When you install a wallet and create a Sui account, the wallet contains a public and a private key. Keeping that private key safe and secure is essential for protecting your Sui assets, including any tokens in your wallet.
Public key cryptography, developed decades ago, is the basis for most secure transactions on the Internet today, including on Sui. With this type of cryptography, users have a public and private key. The public key lets anyone securely send you a message or digital asset, but only the private key can decrypt and access those messages or assets. It's okay to share the public key online, but under no circumstance should you share the private key.
Particularly, be cautious of phishing attempts or scams requesting private key information. Legitimate entities will NEVER ask for private keys.
Beyond decrypting messages encoded with a public key, private keys are used to create digital signatures and grant access to your assets. They authenticate ownership and enable control over digital holdings. When you conduct a transaction or interact with assets on Sui, your private key signs off on these actions, confirming that you are the rightful owner authorizing the transfer or operation.
In essence, private keys are the gateway to managing and securing your digital assets on the blockchain and should not be shared with anyone.
Private key security best practices
One of the most important steps to keeping your private key secure is to make a secret copy and store it safely in different places, such as an offline drive or in protected online storage.
Consider storing a majority of your assets offline, referred to as "cold storage." Offline storage reduces exposure to online threats, such as hacking attempts or phishing attacks.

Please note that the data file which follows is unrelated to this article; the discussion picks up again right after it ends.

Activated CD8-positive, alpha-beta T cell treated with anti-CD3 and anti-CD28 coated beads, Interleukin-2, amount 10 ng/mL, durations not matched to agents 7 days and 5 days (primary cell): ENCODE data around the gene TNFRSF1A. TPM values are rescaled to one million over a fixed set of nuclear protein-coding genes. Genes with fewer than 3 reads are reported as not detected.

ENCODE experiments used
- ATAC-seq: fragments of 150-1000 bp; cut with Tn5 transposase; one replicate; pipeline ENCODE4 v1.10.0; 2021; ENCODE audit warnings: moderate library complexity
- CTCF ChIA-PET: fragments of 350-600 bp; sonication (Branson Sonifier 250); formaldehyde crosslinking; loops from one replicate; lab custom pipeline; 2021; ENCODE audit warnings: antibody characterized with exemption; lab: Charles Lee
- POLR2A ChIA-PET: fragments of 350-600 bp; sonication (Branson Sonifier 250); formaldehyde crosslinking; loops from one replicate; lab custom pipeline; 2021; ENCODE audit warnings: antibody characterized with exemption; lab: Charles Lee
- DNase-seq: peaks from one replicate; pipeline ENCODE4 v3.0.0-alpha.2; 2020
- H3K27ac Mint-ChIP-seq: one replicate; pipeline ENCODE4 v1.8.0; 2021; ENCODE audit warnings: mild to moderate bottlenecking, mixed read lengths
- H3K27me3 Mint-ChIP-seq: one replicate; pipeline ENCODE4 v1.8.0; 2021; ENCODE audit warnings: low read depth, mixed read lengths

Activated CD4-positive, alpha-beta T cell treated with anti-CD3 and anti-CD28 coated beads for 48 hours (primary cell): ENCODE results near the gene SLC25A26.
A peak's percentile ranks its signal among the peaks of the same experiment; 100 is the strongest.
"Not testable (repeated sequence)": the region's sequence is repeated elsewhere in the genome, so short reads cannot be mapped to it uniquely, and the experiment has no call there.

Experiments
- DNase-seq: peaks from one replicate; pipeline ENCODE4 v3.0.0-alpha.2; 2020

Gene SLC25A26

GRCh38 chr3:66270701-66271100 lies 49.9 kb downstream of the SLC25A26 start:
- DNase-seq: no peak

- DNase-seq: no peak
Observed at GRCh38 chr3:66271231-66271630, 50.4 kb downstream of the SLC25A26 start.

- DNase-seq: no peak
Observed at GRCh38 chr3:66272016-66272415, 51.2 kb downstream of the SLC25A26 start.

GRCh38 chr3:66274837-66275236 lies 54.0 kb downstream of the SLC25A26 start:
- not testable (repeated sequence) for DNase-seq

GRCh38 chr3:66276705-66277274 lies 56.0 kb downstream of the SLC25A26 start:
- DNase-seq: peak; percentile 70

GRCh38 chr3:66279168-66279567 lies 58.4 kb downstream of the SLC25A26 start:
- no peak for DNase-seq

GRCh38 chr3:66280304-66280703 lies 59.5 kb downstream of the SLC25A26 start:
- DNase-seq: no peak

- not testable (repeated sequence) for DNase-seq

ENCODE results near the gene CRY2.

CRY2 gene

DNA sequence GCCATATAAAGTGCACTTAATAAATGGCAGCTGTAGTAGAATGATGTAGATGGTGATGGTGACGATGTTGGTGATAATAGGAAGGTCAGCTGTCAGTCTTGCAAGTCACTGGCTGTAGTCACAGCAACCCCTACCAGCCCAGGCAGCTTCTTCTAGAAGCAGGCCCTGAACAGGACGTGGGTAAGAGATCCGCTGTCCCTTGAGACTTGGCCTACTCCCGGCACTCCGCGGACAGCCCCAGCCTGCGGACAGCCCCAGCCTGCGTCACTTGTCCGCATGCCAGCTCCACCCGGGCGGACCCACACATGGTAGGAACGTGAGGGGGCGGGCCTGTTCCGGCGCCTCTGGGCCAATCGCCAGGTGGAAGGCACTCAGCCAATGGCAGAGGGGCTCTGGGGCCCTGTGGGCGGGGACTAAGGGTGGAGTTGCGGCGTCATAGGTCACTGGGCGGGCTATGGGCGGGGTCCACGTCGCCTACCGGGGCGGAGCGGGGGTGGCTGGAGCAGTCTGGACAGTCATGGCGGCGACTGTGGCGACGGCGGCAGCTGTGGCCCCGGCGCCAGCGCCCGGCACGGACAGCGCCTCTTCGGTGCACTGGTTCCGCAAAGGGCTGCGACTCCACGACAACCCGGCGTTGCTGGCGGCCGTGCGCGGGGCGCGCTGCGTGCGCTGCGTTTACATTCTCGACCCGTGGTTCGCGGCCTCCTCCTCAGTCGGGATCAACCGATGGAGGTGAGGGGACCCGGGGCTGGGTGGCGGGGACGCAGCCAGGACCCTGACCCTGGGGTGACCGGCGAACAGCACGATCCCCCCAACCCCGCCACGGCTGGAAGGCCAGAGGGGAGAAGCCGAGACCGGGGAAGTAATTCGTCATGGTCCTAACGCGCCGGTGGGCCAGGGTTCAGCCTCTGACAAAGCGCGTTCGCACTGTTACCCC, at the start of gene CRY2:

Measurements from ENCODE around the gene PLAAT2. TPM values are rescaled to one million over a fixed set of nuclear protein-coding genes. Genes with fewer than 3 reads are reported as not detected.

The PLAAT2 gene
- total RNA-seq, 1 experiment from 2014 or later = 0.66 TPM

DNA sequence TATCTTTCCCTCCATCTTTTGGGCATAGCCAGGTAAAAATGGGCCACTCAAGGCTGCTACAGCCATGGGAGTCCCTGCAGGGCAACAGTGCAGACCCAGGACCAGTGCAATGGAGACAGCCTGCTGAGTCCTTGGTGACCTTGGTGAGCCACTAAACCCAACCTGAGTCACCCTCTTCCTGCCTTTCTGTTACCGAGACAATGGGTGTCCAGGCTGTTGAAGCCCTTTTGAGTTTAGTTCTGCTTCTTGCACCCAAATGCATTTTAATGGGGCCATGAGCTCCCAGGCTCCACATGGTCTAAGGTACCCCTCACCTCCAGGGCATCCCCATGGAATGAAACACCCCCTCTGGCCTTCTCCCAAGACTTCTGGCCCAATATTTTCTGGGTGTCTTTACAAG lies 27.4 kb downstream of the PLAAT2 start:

- Hard copies, meaning paper, works as a form of cold storage for cryptocurrencies or digital assets. You can simply print out your private key and store it in a safe or safe deposit box. For ease of use, consider entering your private key into either an app or web-based QR code generator, printing the resultant QR code and storing it in a safe or safe deposit box. The QR code will make it much easier to input your private key when you need it, but make sure to use a trustworthy app or website to generate it.
- Explore hardware-based solutions such as hardware wallets that store keys within a secure physical device. These gadgets offer an added layer of protection against online threats by keeping the keys offline.
- Keep in mind, cold storage protects your private keys from many attacks, but does not protect users from signing malicious transactions that can sweep all the funds held by the key. Always review transactions being signed.
Password managers and digital vaults are readily available, with some built into operating systems. This type of software can also store your private keys.
- Secure your devices from malware by installing trusted security software. Make sure the password you use to access this software is also secure.
- Make sure to apply all updates to any security software you use, as companies regularly create patches and new versions to guard against new security threats.
Relying on an additional verification method, such as a phone number or software-generated code, multi-factor authentication (2FA) adds an additional layer of security beyond just a password. If your wallet or digital vault supports 2FA, this feature can help protect your private key.
- Some apps or wallets make 2FA optional, so you will need to enable it to get this extra layer of protection.
- Consider purchasing a device such as a YubiKey, which generates one-time passwords and other authentication codes that you can use to access your online accounts.
Scheduling time once a week or month to review your security setup not only helps keep your software up-to-date, but can also make it easier to find your private keys when you need them.
- Periodically review your key storage methods and security settings.